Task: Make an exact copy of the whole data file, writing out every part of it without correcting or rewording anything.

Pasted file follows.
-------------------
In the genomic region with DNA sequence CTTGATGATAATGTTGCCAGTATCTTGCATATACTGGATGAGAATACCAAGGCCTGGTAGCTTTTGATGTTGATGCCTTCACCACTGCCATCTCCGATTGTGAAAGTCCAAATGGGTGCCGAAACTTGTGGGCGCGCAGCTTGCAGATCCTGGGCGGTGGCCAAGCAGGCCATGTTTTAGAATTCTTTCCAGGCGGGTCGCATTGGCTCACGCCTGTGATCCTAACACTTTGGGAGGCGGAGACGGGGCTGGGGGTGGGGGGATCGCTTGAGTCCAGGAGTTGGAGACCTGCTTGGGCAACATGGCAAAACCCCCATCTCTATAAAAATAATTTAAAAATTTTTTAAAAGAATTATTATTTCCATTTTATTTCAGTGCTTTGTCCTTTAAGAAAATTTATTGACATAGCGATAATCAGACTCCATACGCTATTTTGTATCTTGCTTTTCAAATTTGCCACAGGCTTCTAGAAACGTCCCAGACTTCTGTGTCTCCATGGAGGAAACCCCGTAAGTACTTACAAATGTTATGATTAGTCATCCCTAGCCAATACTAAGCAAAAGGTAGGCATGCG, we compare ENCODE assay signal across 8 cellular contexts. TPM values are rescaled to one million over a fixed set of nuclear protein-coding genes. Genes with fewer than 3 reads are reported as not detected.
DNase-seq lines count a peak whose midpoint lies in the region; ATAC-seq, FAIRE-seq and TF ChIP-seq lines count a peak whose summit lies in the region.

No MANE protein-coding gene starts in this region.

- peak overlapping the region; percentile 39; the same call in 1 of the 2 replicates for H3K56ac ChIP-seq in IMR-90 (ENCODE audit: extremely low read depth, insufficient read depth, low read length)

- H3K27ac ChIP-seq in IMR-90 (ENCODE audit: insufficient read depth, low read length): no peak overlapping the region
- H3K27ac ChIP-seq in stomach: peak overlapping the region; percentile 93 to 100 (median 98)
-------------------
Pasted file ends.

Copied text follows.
In the genomic region with DNA sequence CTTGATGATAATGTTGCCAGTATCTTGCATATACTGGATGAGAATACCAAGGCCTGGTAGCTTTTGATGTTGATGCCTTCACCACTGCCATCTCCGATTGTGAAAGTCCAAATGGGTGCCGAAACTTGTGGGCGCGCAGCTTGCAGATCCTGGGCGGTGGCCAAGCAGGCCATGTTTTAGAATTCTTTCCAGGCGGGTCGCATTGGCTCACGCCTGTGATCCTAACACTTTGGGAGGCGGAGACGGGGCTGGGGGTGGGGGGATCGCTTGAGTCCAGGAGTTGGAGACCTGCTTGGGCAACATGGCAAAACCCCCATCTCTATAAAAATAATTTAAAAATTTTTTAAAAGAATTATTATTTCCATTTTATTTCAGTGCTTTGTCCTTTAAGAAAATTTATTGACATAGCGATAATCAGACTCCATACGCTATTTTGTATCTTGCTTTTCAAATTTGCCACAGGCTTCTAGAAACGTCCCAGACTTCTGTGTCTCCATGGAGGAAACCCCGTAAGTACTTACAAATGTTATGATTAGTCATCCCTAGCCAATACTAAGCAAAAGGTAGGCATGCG, we compare ENCODE assay signal across 8 cellular contexts. TPM values are rescaled to one million over a fixed set of nuclear protein-coding genes. Genes with fewer than 3 reads are reported as not detected.
DNase-seq lines count a peak whose midpoint lies in the region; ATAC-seq, FAIRE-seq and TF ChIP-seq lines count a peak whose summit lies in the region.

No MANE protein-coding gene starts in this region.

- peak overlapping the region; percentile 39; the same call in 1 of the 2 replicates for H3K56ac ChIP-seq in IMR-90 (ENCODE audit: extremely low read depth, insufficient read depth, low read length)

- H3K27ac ChIP-seq in IMR-90 (ENCODE audit: insufficient read depth, low read length): no peak overlapping the region
- H3K27ac ChIP-seq in stomach: peak overlapping the region; percentile 93 to 100 (median 98)